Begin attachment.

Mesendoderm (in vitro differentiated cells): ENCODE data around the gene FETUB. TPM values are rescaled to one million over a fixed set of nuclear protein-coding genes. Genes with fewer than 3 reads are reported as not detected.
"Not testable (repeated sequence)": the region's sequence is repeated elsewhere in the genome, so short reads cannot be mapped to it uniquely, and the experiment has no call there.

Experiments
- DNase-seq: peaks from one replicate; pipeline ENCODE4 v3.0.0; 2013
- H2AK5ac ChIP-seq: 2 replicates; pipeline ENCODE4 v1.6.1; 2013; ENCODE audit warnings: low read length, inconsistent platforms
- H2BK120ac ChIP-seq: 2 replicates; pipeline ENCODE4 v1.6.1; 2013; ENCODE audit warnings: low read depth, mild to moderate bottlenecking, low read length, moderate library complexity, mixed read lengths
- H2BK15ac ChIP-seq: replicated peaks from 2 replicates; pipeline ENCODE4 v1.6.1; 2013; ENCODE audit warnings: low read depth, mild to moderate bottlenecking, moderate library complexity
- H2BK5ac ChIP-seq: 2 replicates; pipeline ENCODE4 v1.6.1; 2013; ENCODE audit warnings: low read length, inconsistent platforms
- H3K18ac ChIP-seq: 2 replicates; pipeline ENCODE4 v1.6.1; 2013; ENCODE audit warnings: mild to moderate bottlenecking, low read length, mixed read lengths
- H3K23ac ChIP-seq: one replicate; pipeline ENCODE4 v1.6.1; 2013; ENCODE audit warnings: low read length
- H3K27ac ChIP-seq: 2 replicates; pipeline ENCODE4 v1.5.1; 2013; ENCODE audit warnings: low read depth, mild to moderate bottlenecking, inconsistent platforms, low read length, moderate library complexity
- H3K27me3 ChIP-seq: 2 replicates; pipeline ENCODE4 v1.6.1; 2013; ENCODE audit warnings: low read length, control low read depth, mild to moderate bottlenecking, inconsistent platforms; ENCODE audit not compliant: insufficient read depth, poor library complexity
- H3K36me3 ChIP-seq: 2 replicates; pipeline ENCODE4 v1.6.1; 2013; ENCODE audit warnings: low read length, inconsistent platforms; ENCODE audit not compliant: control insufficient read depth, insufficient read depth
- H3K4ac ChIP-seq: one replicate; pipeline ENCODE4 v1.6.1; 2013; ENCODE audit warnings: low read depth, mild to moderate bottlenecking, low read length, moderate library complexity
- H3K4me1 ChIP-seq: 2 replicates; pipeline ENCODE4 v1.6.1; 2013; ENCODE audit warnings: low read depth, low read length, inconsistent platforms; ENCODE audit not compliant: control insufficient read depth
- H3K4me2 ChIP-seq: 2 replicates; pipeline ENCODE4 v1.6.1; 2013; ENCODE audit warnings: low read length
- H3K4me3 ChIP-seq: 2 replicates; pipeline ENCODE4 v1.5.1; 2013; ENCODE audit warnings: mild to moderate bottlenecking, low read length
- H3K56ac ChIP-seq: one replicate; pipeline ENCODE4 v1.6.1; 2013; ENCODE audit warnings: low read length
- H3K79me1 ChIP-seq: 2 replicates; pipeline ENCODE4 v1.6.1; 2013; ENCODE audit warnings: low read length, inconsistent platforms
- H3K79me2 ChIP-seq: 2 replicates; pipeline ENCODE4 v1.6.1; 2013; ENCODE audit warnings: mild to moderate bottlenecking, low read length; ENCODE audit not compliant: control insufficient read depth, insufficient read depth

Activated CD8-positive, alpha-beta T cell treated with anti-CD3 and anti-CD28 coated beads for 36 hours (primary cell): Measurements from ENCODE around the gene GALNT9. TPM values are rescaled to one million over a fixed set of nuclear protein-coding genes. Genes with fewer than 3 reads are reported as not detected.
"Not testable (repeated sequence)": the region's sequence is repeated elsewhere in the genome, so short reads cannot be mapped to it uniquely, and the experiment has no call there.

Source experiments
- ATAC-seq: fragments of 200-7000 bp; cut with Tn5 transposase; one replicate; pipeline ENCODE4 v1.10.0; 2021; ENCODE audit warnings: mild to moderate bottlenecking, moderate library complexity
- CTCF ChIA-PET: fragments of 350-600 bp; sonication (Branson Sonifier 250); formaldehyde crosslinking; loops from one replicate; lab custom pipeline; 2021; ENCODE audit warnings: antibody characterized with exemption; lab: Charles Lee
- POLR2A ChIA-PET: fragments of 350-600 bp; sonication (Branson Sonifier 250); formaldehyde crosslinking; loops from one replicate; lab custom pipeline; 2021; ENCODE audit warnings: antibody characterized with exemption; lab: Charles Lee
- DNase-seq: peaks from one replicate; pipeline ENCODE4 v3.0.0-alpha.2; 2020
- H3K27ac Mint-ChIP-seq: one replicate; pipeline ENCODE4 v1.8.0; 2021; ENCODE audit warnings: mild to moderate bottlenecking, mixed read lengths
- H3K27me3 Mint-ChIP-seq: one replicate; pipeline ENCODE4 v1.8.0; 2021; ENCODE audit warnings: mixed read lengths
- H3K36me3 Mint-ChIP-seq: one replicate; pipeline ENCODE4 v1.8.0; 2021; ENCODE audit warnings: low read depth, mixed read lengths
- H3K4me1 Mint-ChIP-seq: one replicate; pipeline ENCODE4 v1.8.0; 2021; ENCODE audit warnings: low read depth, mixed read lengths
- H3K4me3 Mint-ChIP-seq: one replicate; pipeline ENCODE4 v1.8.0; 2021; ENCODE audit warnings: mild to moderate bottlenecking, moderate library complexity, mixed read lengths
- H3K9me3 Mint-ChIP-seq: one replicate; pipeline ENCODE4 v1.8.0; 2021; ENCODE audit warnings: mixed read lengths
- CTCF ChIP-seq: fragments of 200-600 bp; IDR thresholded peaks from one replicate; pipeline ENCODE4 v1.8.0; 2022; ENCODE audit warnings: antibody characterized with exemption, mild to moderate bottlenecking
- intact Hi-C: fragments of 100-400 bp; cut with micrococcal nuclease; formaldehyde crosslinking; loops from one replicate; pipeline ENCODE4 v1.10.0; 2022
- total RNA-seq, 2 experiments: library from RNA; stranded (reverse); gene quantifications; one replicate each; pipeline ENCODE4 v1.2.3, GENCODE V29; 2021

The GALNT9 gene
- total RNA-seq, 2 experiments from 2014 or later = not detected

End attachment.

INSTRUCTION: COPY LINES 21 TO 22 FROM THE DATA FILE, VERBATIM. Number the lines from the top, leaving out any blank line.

Activated CD8-positive, alpha-beta T cell treated with anti-CD3 and anti-CD28 coated beads for 36 hours (primary cell): Measurements from ENCODE around the gene GALNT9. TPM values are rescaled to one million over a fixed set of nuclear protein-coding genes. Genes with fewer than 3 reads are reported as not detected.
"Not testable (repeated sequence)": the region's sequence is repeated elsewhere in the genome, so short reads cannot be mapped to it uniquely, and the experiment has no call there.